Once Old Man
was traveling, and becoming tired he sat down on a rock
to rest. After a while he started to go on, and because
the sun was hot he threw his robe over the rock, saying:
"Here, I give you my robe, because you are poor and have
let me rest on you. Always keep it."
He had not gone very far, when it
began to rain, and meeting a coyote he said: "Little
brother, run back to that rock, and ask him to lend me
his robe. We will cover ourselves with it and keep dry."
So the coyote ran back to the rock, but returned without
the robe. "Where is the robe?" asked Old Man. "Sai-yah!"
replied the coyote. "The rock said you gave him the
robe, and he was going to keep it."
Then Old Man was very angry, and
went back to the rock and jerked the robe off it,
saying: "I only wanted to borrow this robe until the
rain was over, but now that you have acted so mean about
it, I will keep it. You don't need a robe anyhow. You
have been out in the rain and snow all your life, and it
will not hurt you to live so always."
With the coyote he went off into a
coulee, and sat down. The rain was falling, and they
covered themselves with the robe and were very
comfortable. Pretty soon they heard a loud noise, and
Old Man told the coyote to go up on the hill and see
what it was. Soon he came running back, saying, "Run,
run, the big rock is coming"; and they both ran away as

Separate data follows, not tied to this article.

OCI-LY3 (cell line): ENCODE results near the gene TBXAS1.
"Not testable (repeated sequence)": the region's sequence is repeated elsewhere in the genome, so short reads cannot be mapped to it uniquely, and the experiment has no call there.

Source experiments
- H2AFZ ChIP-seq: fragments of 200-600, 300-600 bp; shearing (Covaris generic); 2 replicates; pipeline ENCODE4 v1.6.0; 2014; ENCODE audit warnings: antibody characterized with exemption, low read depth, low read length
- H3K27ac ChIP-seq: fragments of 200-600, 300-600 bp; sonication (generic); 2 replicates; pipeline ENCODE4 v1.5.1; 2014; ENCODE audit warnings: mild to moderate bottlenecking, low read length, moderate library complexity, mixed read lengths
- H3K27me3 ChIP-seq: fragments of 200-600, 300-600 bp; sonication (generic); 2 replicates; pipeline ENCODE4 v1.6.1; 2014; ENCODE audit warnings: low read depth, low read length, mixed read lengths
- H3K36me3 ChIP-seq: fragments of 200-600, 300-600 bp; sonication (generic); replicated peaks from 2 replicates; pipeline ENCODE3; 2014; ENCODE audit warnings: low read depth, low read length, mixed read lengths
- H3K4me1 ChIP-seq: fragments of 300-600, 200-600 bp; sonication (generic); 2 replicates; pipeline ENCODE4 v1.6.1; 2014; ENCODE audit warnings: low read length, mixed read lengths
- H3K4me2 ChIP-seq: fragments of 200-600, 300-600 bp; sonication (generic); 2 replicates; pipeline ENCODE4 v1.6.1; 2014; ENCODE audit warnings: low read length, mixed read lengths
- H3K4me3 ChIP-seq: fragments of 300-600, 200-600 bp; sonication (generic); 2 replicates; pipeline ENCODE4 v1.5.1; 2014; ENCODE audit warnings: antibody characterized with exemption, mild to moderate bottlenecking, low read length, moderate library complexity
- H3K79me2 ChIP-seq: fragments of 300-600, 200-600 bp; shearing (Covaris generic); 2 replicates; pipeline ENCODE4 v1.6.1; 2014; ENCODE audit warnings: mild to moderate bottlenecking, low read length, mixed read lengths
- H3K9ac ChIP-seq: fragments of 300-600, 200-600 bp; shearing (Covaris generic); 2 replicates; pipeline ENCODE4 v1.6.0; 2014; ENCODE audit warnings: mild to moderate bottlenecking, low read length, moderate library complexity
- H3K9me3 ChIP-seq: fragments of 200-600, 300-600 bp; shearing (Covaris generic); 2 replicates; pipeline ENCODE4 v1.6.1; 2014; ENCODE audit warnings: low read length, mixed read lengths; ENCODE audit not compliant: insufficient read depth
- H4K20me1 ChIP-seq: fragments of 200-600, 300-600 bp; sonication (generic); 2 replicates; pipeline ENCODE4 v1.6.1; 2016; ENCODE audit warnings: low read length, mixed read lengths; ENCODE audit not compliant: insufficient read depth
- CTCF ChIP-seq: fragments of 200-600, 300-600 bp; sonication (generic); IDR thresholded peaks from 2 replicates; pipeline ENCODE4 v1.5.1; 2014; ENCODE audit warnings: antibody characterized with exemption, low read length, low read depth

fast as they could. The coyote tried to crawl into a
badger hole, but it was too small for him and he stuck
fast, and before he could get out, the rock rolled over
him and crushed his hind parts. Old Man was scared, and
as he ran he threw off his robe and what clothes he
could, so that he might run faster. The rock kept
gaining on him all the time.
Not far off was a band of buffalo
bulls, and Old Man cried out to them, saying, "Oh my
brothers, help me, help me. Stop that rock." The bulls
ran and tried to stop it, but it crushed their heads.
Some deer and antelope tried to help Old Man, but they
were killed, too. A lot of rattlesnakes formed
themselves into a lariat, and tried to catch it; but
those at the noose end were all cut to pieces. The rock
was now close to Old Man, so close that it began to hit
his heels; and he was about to give up, when he saw a
flock of bull bats circling over his head. "Oh my little
brothers," he cried, "help me. I am almost dead." Then
the bull bats flew down, one after another, against the
rock; and every time one of them hit it he chipped off a
piece, and at last one hit it fair in the middle and
broke it into two pieces.
Then Old Man was very glad. He went
to where there was a nest of bull bats, and made the
young ones' mouths very wide and pinched off their
bills, to make them pretty and queer looking. That is
the reason they look so today.
The Theft from the
Once Old Man
was traveling around, when he came to the Sun's lodge,
and the Sun asked him to stay a while. Old Man was very
glad to do so.
One day the meat was all gone, and
the Sun said, "Kyi! Old Man, what say you if we go and
kill some deer?"
"You speak well," replied Old Man.
"I like deer meat."
The Sun took down a bag and pulled
out a beautiful pair of leggings. They were embroidered
with porcupine quills and bright feathers. "These," said
the Sun, "are my hunting leggings. They are great
medicine. All I have to do is to put them on and walk
around a patch of brush, when the leggings set it on
fire and drive the deer out so that I can shoot them."